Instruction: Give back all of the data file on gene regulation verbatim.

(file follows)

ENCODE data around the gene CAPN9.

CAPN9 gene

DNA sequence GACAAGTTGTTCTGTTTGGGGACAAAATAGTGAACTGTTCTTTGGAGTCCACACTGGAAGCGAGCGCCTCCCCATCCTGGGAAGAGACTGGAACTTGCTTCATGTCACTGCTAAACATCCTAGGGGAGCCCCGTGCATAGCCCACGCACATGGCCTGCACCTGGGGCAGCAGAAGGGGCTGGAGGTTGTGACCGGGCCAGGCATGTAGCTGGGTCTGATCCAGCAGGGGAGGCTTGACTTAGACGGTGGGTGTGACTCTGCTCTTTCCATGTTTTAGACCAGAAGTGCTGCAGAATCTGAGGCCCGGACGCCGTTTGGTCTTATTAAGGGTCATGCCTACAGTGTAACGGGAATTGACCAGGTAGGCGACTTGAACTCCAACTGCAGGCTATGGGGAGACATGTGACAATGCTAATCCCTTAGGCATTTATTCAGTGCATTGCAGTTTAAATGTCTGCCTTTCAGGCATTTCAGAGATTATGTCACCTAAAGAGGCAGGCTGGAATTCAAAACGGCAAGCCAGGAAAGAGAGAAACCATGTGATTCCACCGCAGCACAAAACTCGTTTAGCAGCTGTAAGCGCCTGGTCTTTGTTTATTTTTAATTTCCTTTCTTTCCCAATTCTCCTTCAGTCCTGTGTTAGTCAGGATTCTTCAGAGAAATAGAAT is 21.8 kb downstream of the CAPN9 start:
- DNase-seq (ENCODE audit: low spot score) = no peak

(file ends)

ENCODE data around the gene CAPN9.

CAPN9 gene

DNA sequence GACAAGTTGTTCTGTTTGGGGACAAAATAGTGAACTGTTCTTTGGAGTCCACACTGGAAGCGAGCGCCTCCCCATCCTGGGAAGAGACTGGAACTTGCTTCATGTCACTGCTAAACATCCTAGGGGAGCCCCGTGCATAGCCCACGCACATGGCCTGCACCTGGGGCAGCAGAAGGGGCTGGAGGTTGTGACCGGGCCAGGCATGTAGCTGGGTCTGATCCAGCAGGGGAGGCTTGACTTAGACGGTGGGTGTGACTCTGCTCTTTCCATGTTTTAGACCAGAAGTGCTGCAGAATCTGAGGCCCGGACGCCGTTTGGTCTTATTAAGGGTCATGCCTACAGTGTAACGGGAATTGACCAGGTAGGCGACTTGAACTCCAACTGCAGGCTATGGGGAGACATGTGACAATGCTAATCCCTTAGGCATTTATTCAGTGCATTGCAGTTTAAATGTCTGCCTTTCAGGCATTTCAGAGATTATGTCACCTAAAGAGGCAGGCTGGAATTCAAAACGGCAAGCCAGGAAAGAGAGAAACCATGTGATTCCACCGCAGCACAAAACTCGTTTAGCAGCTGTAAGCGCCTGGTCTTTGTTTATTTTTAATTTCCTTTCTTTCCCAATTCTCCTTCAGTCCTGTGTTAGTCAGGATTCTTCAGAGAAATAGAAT is 21.8 kb downstream of the CAPN9 start:
- DNase-seq (ENCODE audit: low spot score) = no peak